Pops Favorite Dish

Creole Red Beans (Kidney) and Rice

1 lb Kidney Beans

1/2 lb Salt Pork (Strip of lean, strip of fat) (Slab Bacon may be used if preferred)

1 small can of Tomato Sauce (if desired)

6 small Ham Hocks or one smoked Pork Butt

2 Onions diced

1/4 Green (Bell) Pepper

5 tiny or 2 medium dried Peppers

1 clove Garlic, chopped

Salt to taste

Wash beans thoroughly, then soak over night in cold water. Be sure to cover beans. To Cook, pour water off beans, add fresh water to cover. Add salt pork or bacon, let come to a boil over full flame in covered pot. Turn flame down to slightly higher than low and let cook one and one-half hours. Add diced onion, bell peppers, garlic, dried peppers , and salt. Cook three hours. Add tomato sauce, cook one and one-half hours more, adding water whenever necessary. Beans and meat should always be just covered with water (juice), never dry. This serves 6 or more persons.

To prepare with Ham Hocks or Pork Butts… Wash meat, add water to cover and let come to a boil in covered pot over medium flame. Cook one and one-half hours. Then add beans (pour water off), add rest of ingredients to meat. Cook 4 and one-half hours. Add water when necessary.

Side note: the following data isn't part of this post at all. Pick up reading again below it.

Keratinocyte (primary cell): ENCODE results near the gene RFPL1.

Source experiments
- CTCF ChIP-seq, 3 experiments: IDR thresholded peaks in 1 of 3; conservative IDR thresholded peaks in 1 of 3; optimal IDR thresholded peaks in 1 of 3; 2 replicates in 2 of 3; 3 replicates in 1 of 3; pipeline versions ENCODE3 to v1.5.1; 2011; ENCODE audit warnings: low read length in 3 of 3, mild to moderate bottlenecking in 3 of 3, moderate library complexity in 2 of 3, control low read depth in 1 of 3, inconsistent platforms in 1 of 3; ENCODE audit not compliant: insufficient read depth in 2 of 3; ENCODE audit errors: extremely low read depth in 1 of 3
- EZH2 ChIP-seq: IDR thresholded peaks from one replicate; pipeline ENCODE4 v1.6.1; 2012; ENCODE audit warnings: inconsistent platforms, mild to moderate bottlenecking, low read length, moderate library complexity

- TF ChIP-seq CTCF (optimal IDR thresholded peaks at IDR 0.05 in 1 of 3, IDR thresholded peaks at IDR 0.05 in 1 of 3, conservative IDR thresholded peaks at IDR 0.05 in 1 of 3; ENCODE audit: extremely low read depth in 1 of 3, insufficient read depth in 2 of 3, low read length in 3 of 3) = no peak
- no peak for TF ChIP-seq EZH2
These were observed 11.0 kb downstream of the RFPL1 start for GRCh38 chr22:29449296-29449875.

For non pork eaters, chicken fat may be used instead of salt pork. Corned beef or beef tounge may be used instead of ham hocks or butts.


2 cups White Rice

2 cups Water

One teaspoon of Salt

One Pot with Cover

Wash rice thoroughly, have water and salt come to a boil. Add rice to boiling water. Cook until rice swells and water is almost evaporated. Cover and turn flame down low. Cook until rice is grainy. To insure grainy rice, always use one and one-half cups water to one cup rice.

To Serve

On dinner plate–Rice then beans, either over rice or besides rice as preferred.